- Bladder infections
- Chronic conditions
- Congenital conditions
- Gastrointestinal issues
- Heart disease
- Hereditary conditions
- Hip dysplasia
Accident-only and accident-and-illness plans both cover the following treatments and procedures:
- Diagnostic testing (MRIs, X-rays, ultrasounds)
- Prescription medications
Some providers cover alternative therapies, dental care, behavioral disorders, microchipping, exam fees, prescription food and dietary supplements, but these aren’t offered across the board.
Several providers have optional preventive care add-ons for routine care. They cover specific services up to a certain monetary limit and can be tacked on to your base policy for a monthly fee. Routine care packages typically cover the following treatments:
- Blood tests
- dental cleaning
- Flea and tick prevention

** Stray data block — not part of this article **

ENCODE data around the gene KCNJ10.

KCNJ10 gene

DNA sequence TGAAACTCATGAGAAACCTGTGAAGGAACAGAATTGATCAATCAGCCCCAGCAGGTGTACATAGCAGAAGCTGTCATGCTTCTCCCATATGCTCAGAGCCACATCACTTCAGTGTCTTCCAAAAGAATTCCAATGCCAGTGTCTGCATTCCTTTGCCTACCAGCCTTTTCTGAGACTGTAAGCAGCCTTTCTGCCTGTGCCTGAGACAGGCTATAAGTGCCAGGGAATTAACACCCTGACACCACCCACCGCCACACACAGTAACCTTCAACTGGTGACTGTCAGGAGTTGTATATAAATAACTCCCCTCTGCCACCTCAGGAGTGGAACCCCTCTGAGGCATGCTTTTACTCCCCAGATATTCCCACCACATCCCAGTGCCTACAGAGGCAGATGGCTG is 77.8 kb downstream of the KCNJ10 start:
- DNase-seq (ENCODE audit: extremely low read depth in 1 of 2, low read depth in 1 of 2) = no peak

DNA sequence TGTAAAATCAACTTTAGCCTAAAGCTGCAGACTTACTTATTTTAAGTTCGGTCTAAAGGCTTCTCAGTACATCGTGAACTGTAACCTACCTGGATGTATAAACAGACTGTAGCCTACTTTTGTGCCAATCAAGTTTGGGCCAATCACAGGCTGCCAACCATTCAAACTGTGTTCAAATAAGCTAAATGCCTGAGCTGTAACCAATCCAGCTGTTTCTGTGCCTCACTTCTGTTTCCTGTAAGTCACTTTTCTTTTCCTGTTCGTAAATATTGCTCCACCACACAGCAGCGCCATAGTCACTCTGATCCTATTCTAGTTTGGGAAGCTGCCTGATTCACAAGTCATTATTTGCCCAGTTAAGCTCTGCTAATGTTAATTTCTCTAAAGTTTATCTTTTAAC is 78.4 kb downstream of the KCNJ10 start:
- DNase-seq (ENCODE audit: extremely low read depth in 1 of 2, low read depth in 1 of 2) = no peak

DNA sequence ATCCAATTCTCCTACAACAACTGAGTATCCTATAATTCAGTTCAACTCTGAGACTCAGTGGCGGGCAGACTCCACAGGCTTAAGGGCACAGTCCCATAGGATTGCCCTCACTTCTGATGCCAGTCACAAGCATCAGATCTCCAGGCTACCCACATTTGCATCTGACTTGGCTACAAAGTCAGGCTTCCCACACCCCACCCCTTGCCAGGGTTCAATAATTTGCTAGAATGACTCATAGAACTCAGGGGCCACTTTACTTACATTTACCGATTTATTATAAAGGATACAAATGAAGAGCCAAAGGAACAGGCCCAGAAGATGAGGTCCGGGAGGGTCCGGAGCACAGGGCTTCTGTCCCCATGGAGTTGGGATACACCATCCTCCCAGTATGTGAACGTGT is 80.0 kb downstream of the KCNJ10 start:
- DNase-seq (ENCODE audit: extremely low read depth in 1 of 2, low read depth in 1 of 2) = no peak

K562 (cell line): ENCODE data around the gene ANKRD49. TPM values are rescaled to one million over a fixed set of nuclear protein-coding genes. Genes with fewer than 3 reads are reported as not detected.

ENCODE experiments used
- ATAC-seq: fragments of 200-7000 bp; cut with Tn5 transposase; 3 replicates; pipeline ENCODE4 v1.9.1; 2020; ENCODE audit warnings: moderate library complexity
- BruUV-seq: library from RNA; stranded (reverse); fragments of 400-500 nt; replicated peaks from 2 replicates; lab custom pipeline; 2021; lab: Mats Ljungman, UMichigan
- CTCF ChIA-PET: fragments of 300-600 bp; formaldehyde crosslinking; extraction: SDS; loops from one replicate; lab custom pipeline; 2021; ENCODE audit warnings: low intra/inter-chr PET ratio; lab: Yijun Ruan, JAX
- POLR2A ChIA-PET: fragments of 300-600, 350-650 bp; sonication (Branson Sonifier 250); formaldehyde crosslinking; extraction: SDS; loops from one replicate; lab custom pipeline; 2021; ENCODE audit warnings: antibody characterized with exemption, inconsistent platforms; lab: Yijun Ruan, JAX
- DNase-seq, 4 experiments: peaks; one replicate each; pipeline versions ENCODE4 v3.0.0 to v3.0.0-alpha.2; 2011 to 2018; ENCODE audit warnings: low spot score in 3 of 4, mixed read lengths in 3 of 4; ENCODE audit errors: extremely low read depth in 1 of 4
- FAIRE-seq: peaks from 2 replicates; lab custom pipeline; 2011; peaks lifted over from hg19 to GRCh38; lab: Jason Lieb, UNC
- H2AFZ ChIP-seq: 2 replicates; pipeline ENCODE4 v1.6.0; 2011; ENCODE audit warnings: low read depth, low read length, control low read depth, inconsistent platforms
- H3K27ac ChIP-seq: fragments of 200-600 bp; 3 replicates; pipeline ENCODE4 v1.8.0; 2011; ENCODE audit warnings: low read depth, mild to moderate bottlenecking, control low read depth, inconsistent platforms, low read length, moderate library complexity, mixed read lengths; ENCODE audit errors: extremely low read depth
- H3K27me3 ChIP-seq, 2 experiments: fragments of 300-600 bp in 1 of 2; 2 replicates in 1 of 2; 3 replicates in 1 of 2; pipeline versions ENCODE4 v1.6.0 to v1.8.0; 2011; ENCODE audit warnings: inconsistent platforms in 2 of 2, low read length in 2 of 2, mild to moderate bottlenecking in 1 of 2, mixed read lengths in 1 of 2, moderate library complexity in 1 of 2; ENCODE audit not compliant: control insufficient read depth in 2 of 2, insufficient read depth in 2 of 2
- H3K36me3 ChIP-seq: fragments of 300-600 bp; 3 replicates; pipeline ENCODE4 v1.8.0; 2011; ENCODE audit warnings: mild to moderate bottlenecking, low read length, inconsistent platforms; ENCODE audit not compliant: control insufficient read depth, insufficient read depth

- Wellness check-ups
You may want to add more extras, such as lost pet advertising, end-of-life coverage or reimbursement for canceled vacation plans due to a sick pet. Trupanion and Figo offer optional extra care packages for circumstances like these that stretch beyond the vet’s office.
To learn more: Pet Insurance Facts and Statistics
What Is Not Covered Under Pet Insurance?
All pet insurance providers have exclusions. Below are a few standard exclusions from almost all policies:
- Boarding costs
- Cosmetic or elective procedures
- Pre-existing conditions
What Are Preexisting Conditions?
Preexisting conditions are those for which your pet either showed symptoms, was diagnosed or received treatment before your pet insurance policy started. They include any illnesses or injuries that may occur during your policy’s waiting period, or the time frame between your enrollment in a plan and when you can begin filing claims.
No pet insurance providers cover pre-existing conditions. However, some companies distinguish between curable and incurable conditions, opting to cover curable conditions with specific requirements. Embrace, Spot and ASPCA all make these distinctions.